By Michael Seymour, ATCC President
In over 20 years as a college administrator, I have been involved in less than a handful of once-in-a-lifetime business decisions. These are strategic opportunities that campus leaders years from now are able to leverage for the good of the college and community.
Alexandria Technical and Community College is currently involved in multiple once-in-a-lifetime transactions. Prior to my tenure, the college received Minnesota State Colleges and Universities (Minnesota State) board approval to surplus land adjacent to Foundation Hall. The sale of this parcel is complex in that it involves a government entity, a 501c3 and a third party. 3M gifted the property in 1971. In order to surplus the property, 3M needed to agree that a sale is in line with its intended use. Despite the complexity, we anticipate a sale of this parcel by June 2020.
The college is also finalizing purchase agreements with two other neighbors. Last month, the Minnesota State Board of Trustees approved the sale of approximately eight acres to Douglas County for the expansion of Pope/Douglas Waste Management. This college-owned property provides a more ideal site plan allowing for critical expansion of the 30-year-old waste management facility. It also allows Pope/Douglas Solid Waste Management to meet its future obligations. This land use allows businesses currently located south of the facility to remain in place and on the tax roll.
The college has been interested in acquiring the former Alexandria School District land contiguous to the east and north/northeast of the main campus building since the higher education merger in 1995. The land offers needed outlets to manage storm water and provides additional land for parking, expansion of buildings, athletic fields, green space, or other future uses. Owning the property ensures that no development occurs between the campus and Nokomis Street.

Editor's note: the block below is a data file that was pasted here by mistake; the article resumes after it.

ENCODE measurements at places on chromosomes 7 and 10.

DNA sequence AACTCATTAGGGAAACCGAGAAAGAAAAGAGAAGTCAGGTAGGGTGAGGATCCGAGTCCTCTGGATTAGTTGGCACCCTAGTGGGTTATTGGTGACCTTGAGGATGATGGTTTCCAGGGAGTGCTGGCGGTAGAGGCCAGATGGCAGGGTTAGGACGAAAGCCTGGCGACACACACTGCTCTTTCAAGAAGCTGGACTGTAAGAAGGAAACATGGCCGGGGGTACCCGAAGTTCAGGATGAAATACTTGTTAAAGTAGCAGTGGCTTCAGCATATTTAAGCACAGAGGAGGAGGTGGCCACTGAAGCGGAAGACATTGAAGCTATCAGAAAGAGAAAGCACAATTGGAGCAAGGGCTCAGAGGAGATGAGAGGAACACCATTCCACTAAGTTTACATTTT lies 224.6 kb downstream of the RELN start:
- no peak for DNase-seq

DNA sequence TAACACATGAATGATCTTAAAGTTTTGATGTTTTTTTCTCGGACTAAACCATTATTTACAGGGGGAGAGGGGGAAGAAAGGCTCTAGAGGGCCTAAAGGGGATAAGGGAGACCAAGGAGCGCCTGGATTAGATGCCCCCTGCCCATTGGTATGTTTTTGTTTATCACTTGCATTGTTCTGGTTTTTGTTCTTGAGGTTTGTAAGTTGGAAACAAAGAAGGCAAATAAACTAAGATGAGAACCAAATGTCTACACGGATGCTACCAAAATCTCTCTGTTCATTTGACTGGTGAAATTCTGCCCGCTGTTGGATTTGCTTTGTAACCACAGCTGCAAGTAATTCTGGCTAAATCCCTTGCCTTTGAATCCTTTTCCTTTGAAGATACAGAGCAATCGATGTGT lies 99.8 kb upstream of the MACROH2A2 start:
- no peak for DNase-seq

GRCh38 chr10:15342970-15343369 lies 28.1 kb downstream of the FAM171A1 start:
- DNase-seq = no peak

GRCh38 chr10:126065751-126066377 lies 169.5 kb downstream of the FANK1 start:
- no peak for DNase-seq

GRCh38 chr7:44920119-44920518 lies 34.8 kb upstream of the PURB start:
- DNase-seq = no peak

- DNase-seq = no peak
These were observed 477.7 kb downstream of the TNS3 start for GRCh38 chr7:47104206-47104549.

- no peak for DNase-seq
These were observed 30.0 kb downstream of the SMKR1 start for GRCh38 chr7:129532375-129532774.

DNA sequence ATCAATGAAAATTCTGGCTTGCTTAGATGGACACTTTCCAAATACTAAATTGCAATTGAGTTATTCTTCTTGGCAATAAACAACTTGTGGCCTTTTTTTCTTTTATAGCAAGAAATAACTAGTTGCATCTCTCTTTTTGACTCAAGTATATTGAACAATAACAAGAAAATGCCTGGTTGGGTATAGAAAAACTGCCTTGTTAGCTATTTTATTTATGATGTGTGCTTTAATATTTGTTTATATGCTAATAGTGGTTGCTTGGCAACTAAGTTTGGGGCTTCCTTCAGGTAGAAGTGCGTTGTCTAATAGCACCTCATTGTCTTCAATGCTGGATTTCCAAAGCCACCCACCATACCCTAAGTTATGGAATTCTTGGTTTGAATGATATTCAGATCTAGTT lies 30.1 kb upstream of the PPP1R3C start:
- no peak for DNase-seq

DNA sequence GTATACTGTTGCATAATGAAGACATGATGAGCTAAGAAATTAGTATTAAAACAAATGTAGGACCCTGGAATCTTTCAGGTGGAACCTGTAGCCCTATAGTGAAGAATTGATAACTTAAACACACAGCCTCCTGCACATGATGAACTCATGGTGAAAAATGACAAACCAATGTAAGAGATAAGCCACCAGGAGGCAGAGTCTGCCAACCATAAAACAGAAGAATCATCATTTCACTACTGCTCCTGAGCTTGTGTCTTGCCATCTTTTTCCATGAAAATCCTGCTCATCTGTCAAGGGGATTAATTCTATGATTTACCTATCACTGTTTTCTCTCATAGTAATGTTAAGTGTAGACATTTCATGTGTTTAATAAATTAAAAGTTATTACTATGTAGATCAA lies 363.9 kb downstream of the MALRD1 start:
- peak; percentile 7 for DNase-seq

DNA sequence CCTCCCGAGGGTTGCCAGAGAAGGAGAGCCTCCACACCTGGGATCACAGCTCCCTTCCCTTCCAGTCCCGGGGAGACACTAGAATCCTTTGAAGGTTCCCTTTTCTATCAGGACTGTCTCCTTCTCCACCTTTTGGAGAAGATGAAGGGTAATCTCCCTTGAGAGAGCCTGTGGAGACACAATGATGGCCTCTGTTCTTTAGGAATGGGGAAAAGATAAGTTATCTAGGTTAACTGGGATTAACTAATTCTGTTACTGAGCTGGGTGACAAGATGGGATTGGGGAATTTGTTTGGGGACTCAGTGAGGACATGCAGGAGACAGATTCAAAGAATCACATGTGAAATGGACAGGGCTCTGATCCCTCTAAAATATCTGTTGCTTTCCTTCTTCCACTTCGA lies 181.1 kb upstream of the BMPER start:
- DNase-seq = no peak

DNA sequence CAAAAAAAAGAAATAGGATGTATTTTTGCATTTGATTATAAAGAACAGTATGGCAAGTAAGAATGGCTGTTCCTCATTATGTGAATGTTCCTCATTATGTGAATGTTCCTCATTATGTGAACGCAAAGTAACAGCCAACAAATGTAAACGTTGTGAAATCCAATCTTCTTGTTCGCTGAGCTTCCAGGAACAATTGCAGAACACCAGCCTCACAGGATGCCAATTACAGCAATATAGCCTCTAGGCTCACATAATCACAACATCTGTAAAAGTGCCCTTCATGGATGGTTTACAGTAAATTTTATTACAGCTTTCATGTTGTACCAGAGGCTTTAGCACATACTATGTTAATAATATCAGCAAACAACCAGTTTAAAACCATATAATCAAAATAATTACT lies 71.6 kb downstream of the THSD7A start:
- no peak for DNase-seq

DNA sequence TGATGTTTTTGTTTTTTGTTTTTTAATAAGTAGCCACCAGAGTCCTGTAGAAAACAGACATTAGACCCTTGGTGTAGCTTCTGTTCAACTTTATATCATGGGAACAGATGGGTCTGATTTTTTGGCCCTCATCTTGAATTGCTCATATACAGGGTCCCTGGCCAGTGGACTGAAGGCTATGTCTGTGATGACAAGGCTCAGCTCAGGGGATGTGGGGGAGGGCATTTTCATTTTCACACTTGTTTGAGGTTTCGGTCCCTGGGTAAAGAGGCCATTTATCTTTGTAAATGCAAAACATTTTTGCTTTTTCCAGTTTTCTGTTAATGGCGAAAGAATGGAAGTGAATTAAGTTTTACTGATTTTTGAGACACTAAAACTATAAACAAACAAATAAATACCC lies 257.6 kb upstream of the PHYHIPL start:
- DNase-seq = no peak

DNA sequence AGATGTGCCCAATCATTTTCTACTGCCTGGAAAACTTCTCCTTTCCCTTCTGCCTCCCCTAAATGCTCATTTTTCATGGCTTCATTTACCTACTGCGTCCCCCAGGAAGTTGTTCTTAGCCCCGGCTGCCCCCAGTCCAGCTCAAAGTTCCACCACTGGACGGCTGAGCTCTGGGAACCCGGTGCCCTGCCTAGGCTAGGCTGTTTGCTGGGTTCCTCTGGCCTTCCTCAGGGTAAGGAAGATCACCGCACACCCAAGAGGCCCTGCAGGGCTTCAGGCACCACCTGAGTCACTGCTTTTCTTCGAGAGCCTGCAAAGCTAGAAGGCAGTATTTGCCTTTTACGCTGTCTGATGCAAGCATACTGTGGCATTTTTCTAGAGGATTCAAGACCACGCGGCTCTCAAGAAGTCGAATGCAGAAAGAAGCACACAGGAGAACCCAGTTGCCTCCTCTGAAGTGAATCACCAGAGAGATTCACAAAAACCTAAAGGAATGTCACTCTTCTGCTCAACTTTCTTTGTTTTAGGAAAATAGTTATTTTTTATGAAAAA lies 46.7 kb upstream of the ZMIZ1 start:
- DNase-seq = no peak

As many of you know, for years the Alexandria School District operated the subject property as its high school and athletic fields. The school district and college maintained ongoing discussions about the parcel, which intensified as plans for a new high school developed. After a failed state bonding attempt, the college determined it lacked the financial resources necessary to make the acquisition at that time – around 2012. After informing the school district of the situation, the district sold the entire former high school parcel (40 acres) to a private entity.
The result of these collective transactions will provide adequate resources to afford the 20-acre purchase price of the former high school site without having to use college operating funds or any financing. It is seldom in an academic lifetime where the stars align in a way that provides a college such a strategic opportunity. All it would take is one person within the five entities involved in these transactions to keep this once-in-a-lifetime opportunity from happening. I am learning it is not by chance there are no detractors in this group. Alexandria community leaders support and look out for one another to the benefit of all. That private entity mentioned above that purchased the school district property to make this all possible is our friend. I won’t call him out by name, but you my friend have helped improve ATCC’s future for generations to come.
Speaking for the ATCC community, we are thankful for friends and good neighbors.
Michael Seymour is the president of the Alexandria Technical and Community College. In the Know is a rotating column written by community leaders from the Douglas County area.